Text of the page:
I know that I try to limit the number of hors d’oeuvres at our own dinner parties as I also feel that they can fill up my guests, and then all my hard work to create a perfect meal can go to waste.

Service is good and professional.

Anyway, service is good and professional . When you have finished with a course, your plates are removed and cutlery replaced, if necessary.

My first appetizer…

We both ordered Foie Gras with Curried Apricot Puff Pastry, Brown Butter Gellato, Caramel and Roasted Pecans and agree that this is probably one of the best renditions of foie gras we have ever tried, and we have tried many. The portion size is just perfect and the combination of the sizzling hot foie gras is perfectly complemented by the ice cold brown butter gellato. This dish is outstanding!

Foie gras lovers must try this dish at Sage. They do change their menu seasonally, but we were assured that there would always be some other equally delicious rendition of foie gras on each of their seasonal menus.

My second appetizer…

After nearly licking my plate clean from my first appetizer, I chose Stuffed (rustic) Tortellini in Brown Butter Sauce with Prosciutto, Truffled Pecorino, and Parmesan as my second appetizer.

It was delicious. The rustic is my addition as I found the pasta to be a little chewy. When I have make pasta, I try to make it as thin as possible so that it’s light an airy and cuts with a fork. But I did some checking after having tried this dish and found that in general, a ‘good pasta will have a chewy texture that has a bounce to it when chewed’ and this dish fit this description perfectly. Live and learn.

We have eaten at Sage twice now.

We had such a good experience the first time that we ate at Sage, we thought we would go back.  But this second time, order an appetizer and try one if their entrées. We had the same server, who remember us and what we ordered the previous time, nice touch.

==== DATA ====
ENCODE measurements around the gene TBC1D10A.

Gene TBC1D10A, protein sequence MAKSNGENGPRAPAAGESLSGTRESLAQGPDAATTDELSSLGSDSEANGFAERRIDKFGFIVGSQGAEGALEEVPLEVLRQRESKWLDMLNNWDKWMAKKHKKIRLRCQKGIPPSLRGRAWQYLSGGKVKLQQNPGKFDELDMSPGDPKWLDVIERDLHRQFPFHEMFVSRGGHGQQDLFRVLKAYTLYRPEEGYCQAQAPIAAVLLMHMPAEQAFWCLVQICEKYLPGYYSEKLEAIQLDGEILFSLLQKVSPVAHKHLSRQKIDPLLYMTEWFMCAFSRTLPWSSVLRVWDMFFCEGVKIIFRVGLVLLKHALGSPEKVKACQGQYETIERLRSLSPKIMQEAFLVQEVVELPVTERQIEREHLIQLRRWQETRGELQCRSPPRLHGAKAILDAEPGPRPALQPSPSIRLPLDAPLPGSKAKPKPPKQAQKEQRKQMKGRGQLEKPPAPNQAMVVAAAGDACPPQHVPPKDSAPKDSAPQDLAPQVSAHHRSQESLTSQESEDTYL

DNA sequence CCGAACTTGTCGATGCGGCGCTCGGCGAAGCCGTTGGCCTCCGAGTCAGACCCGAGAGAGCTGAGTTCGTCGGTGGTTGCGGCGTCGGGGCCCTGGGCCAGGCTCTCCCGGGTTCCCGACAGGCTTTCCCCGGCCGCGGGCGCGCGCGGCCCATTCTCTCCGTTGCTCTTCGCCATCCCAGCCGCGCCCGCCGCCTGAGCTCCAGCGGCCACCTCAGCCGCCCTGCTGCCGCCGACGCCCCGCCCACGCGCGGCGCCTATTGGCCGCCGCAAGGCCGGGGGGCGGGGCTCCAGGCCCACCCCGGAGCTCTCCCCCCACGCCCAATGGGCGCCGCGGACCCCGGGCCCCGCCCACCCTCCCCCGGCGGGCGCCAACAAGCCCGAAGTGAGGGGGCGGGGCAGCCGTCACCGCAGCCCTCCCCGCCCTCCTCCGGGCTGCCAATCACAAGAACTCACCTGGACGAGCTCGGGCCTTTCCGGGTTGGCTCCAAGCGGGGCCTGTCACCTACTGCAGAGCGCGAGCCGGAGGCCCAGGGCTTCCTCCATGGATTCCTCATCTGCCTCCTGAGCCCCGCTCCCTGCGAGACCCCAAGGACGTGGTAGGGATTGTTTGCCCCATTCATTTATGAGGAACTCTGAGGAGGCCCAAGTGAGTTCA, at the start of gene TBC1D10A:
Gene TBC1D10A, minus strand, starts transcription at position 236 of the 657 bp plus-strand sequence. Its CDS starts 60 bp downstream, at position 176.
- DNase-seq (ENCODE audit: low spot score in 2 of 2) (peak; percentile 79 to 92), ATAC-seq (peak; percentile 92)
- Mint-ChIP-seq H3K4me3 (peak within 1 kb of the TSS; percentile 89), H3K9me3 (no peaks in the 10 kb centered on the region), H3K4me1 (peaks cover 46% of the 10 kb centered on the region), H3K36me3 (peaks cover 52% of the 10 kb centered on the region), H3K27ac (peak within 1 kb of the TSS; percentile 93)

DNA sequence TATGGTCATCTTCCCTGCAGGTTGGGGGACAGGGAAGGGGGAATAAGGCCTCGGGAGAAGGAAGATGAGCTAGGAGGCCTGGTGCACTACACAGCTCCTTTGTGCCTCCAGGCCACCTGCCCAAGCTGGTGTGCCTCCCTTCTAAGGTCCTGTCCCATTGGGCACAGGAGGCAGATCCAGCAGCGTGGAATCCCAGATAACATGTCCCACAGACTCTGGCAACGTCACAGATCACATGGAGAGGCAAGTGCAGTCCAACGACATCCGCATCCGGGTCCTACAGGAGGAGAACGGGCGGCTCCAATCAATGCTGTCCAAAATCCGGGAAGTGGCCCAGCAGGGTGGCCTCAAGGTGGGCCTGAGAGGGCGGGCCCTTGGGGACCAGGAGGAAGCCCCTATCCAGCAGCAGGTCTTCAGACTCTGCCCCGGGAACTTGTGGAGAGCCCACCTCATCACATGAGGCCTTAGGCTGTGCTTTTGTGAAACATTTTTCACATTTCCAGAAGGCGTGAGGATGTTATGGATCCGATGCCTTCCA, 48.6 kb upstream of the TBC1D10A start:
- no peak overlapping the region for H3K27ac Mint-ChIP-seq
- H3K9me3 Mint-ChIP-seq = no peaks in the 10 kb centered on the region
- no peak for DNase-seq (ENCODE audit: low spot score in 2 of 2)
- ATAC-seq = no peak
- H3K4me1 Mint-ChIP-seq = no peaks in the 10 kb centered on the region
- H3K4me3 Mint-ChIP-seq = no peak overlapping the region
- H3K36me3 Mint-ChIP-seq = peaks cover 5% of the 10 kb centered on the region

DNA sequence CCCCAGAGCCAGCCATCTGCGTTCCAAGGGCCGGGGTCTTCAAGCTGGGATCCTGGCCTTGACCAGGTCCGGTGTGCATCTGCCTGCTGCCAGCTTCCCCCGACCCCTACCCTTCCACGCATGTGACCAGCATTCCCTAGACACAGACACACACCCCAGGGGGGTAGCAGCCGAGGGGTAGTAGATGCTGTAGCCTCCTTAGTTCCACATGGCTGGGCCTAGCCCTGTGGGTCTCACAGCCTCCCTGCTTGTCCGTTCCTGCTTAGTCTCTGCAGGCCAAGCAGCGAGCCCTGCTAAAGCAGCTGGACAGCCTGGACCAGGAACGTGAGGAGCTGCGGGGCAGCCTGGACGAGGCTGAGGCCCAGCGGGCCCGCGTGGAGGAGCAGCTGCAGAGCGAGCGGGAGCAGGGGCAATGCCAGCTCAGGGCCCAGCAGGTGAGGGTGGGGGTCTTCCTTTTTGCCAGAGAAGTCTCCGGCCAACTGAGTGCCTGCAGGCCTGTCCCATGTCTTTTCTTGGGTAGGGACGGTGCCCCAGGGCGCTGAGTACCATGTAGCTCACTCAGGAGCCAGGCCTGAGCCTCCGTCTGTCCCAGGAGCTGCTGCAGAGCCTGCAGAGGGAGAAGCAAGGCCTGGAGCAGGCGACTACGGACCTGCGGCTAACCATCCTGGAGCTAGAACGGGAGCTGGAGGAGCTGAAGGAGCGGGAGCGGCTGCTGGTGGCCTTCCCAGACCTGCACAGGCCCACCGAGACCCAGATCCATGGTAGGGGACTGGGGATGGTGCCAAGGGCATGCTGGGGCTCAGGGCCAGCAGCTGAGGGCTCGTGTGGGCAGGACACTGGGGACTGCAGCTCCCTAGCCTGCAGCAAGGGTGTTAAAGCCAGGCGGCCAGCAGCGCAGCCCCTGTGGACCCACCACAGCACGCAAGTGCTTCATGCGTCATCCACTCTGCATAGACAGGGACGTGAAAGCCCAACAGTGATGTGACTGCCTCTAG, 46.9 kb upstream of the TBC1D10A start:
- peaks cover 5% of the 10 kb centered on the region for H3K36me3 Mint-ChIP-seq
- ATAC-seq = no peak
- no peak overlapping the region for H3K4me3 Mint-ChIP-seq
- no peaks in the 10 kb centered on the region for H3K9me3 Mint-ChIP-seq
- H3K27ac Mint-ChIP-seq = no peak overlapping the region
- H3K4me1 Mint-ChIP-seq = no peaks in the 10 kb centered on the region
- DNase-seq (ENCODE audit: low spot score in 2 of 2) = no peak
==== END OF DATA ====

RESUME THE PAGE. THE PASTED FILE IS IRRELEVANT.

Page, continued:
Of course we chose the foie gras again for our appetizer but I decided on their signature Thai Bouillabaisse with Coconut Curry Sauce, Lobster, Shrimp, Scallop, Cod and Forbidden Rice for my entrée.

In addition to the very generous portions and variety of seafood, the dish is served with a medly of julienned vegetables including leeks and peppers, all in a saffron scented creamy green curry sauce . Very satifying and a portion which I could not finish. I am afraid that my eyes were much bigger than my stomach. I would say that most people could finish this dish, just looking around us, not many plates were going back empty.

Would we go back?

Overall, I think that Sage is a first class restaurant. It hits all the marks for me in the ‘fine dining’ category, not that I crave fine dining each and every time we go out for dinner  bit it’s nice to have a couple of choices. We will definately go back next season. This restaurant is strong competition to Maison Blanche, another fine dining retaurant that we enjoy.

And one last note. I have mentioned in previous posts regarding other Sarasota restaurants that some chefs seem to struggle with either identity or appear to be induly swayed by their customers. I must say that Chef Chris Covelli suffers from neither. He cooks as he wants, what he wants and for me, this is success.